Saturday 21st January, 2017
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Infrastructure loan and worsening fate of 5% voters

Infrastructure loan and worsening fate of 5% voters

Here is the loan that will make or mar the nation’s future and Nigerians celebrat­ing that the senate has thrown out the President’s request for approval to borrow this whop­ping $29.96Bn foreign loan, cel­ebrate prematurely. Senate only returned the request because it was not accompanied with the requisite details. And why were the details cleverly left out in the letter to the senate? Hereunder are some of the reasons.
 
Though the South East suf­fers the most in the areas target­ed for intervention with the loan - power generation, rail and road renovation and construc­tion among other acute short­age of various social amenities, there is no single infrastructural project allocated to the zone an. For the avoidance of doubt, infrastructural projects are allo­cated $18.3 billion. The projects to be embarked upon are the Mambilla Hydro Electric Power Project ($4.8 billion), the Mod­ernisation of Coastal Railway Project (Calabar-Port Harcourt-Onne Deep Sea Port Segment) valued at $3.5 billion and the Abuja Mass Transit Rail Project (Phase 2) put at $1.6 billion.
 
Others are the Lagos-Kano Railway Modernisation Project (Lagos-Ibadan Segment Double Track) estimated at $1.3 billion and the Lagos-Kano Railway Modernisation Project (Kano-Kaduna Segment Double Track) valued at $1.1 bil¬lion. The bal­ance of $11 billion will then be expended on Eurobond ($4.5 billion), Federal Government Budget Support ($3.5 bil¬lion), Social Support for Education and Health ($2.2 billion), Agri­culture ($1.2 billion), and Eco­nomic Management and Statis­tics ($.2 billion).
 
So, you can see for yourself that there is nothing for the South East. The Minister of Transport Chibuike Amaechi once said the Modernisation of Coastal Railway Project covers Calabar, Uyo, Aba, Port Har­court, Yenagoa, Otuoke, Ughel­li, Warri, Sapele, Benin, Agbor, Asaba, Onitsha, Ore, Ijebu Ode, Sagamu and Lagos and would cost about $12bn. But that is when fully expanded and com­pleted in the long future and this could take decades the way Nigeria runs.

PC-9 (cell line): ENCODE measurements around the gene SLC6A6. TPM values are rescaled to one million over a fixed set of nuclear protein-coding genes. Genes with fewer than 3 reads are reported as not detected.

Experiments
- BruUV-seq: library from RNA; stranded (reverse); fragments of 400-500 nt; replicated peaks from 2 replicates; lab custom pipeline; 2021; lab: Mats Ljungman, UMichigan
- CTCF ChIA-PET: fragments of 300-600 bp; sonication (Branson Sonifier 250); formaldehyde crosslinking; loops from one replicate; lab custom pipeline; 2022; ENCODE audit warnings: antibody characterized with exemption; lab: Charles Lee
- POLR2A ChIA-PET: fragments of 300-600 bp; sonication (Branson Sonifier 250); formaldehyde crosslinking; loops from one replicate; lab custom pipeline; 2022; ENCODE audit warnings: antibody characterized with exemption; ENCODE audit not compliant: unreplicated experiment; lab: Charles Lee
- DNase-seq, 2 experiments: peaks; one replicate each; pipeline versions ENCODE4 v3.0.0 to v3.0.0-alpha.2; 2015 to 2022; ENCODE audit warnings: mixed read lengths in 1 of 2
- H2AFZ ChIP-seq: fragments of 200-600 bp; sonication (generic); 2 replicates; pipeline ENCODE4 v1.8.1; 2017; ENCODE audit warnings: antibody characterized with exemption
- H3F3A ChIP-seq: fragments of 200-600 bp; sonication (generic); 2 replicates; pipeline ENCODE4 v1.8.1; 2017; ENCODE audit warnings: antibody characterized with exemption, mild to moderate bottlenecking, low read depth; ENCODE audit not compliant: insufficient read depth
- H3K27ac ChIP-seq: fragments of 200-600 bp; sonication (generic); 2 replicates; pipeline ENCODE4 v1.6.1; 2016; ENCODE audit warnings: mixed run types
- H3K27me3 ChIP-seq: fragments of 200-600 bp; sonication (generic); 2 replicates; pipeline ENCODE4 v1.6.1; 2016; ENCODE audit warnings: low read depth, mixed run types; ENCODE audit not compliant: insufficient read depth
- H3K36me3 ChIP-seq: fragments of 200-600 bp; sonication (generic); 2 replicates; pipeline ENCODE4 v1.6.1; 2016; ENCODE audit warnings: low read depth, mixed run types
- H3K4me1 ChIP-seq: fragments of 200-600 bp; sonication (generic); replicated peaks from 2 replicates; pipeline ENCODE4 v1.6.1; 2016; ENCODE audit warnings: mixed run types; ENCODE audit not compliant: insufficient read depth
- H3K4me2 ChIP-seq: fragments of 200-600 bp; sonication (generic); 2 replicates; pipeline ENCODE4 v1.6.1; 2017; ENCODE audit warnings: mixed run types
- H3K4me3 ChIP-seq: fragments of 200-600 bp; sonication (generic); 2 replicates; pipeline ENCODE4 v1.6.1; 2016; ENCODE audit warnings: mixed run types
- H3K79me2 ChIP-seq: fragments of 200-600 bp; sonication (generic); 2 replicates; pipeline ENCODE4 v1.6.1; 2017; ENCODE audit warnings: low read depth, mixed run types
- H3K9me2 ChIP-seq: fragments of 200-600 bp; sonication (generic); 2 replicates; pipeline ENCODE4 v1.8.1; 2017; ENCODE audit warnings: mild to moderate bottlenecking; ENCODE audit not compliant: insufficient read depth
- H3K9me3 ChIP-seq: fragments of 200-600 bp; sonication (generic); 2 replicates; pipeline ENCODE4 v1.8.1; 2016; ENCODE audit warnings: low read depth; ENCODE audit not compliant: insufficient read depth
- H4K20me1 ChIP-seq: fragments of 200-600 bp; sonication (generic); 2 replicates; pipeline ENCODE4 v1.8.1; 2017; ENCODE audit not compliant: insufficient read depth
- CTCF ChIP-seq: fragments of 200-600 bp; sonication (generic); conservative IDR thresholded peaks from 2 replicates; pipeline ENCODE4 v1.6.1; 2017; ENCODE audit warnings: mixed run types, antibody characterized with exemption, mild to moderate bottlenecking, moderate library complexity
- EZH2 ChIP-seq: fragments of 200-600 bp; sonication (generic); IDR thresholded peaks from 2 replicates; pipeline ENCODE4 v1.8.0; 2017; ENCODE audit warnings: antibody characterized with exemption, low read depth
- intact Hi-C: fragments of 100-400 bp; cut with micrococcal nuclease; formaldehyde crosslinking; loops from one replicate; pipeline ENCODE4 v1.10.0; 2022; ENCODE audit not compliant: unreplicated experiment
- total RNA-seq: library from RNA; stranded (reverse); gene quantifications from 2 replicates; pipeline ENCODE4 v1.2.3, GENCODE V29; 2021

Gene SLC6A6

Though the long-range, complete plan being proposed by Amaechi as the said expand­ed Lagos - Calabar Rail Line will touch the South East if that ever happens, the part of this infrastructure covered by the loan under reference (Calabar-Port Harcourt-Onne Deep Sea Port Segment) does not reach the South East and the question is: why? Those who claim that even Aba is peripherally cov­ered along with Calabar, Uyo and Port Harcourt in the said project should bear in mind that the emphasis is on the sea­ports on the routes and there is no sea in Aba for it to lay claim to their priority belt.
 
Why is the South East seen as so unimportant to form part of the country with infrastruc­ture deficit? Here is a zone with­out any pliable federal highway. Enugu-Onitsha federal highway has remained a deathtrap for about a decade. Enugu-Aba-Port Harcourt federal highway is even worse. Only Onitsha-Owerri federal highway, constructed by Obasanjo, is anything to write home about. The over twelve federal roads in the South East are either reconstructed by the States in the South East or left abandoned in total dilapidation by the federal government.
 
The critical Onitsha Second Niger Bridge has remained an object of politics and butt of nasty jokes. Obasanjo, Yar’Adua and Jonathan all played politics with it and in the end, the much Obasanjo did was to concession its construction on BOT - build, operate and transfer - basis, which meant the South East­erners (and few others using the bridge) would have to pay for it for decades to come when tolled, the only such bridge to be so concessioned in the country. Jonathan cleared the site and started doing something but work has since been stopped on the bridge for politics.
 
Again, South East until few years ago when Stella Odua was Minister of Aviation, was the only zone without an inter­national airport in Nigeria. But the truth is: Enugu airport is In­ternational only in name. Apart from the runway, all the other facilities and accouterments of an international airport are yet to be put in place. When it rains, the same runway is flooded. It is a critical infrastructure to be upgraded into a full cargo in­ternational airport so that the zone, which is a commercial nerve center in Nigeria, can have part of its heavy commercial ac­tivities serviced from within. For now, Igbo traders are compelled to rely on airports and seaports outside Igboland.